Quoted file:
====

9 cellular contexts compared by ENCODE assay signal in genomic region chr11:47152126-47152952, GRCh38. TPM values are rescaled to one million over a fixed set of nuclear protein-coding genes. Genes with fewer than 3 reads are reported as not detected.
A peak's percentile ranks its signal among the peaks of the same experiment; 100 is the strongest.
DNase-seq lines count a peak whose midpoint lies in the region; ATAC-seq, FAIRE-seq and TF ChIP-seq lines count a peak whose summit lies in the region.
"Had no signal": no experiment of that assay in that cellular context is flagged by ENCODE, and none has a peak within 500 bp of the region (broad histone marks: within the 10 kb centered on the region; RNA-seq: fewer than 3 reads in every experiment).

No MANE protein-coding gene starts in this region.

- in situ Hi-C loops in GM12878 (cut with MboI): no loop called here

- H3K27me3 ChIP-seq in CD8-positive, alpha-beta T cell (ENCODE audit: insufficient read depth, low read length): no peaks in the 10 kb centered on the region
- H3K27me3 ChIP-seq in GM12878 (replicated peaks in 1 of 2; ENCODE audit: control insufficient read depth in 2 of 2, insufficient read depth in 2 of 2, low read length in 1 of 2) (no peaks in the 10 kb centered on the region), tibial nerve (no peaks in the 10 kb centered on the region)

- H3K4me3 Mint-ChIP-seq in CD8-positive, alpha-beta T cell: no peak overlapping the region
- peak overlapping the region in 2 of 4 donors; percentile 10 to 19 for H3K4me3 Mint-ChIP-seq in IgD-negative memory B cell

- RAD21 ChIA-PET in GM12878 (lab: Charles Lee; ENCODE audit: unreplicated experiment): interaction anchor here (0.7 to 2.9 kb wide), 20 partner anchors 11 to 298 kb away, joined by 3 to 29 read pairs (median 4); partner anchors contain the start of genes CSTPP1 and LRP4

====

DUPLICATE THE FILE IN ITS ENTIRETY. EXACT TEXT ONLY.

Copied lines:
9 cellular contexts compared by ENCODE assay signal in genomic region chr11:47152126-47152952, GRCh38. TPM values are rescaled to one million over a fixed set of nuclear protein-coding genes. Genes with fewer than 3 reads are reported as not detected.
A peak's percentile ranks its signal among the peaks of the same experiment; 100 is the strongest.
DNase-seq lines count a peak whose midpoint lies in the region; ATAC-seq, FAIRE-seq and TF ChIP-seq lines count a peak whose summit lies in the region.
"Had no signal": no experiment of that assay in that cellular context is flagged by ENCODE, and none has a peak within 500 bp of the region (broad histone marks: within the 10 kb centered on the region; RNA-seq: fewer than 3 reads in every experiment).

No MANE protein-coding gene starts in this region.

- in situ Hi-C loops in GM12878 (cut with MboI): no loop called here

- H3K27me3 ChIP-seq in CD8-positive, alpha-beta T cell (ENCODE audit: insufficient read depth, low read length): no peaks in the 10 kb centered on the region
- H3K27me3 ChIP-seq in GM12878 (replicated peaks in 1 of 2; ENCODE audit: control insufficient read depth in 2 of 2, insufficient read depth in 2 of 2, low read length in 1 of 2) (no peaks in the 10 kb centered on the region), tibial nerve (no peaks in the 10 kb centered on the region)

- H3K4me3 Mint-ChIP-seq in CD8-positive, alpha-beta T cell: no peak overlapping the region
- peak overlapping the region in 2 of 4 donors; percentile 10 to 19 for H3K4me3 Mint-ChIP-seq in IgD-negative memory B cell

- RAD21 ChIA-PET in GM12878 (lab: Charles Lee; ENCODE audit: unreplicated experiment): interaction anchor here (0.7 to 2.9 kb wide), 20 partner anchors 11 to 298 kb away, joined by 3 to 29 read pairs (median 4); partner anchors contain the start of genes CSTPP1 and LRP4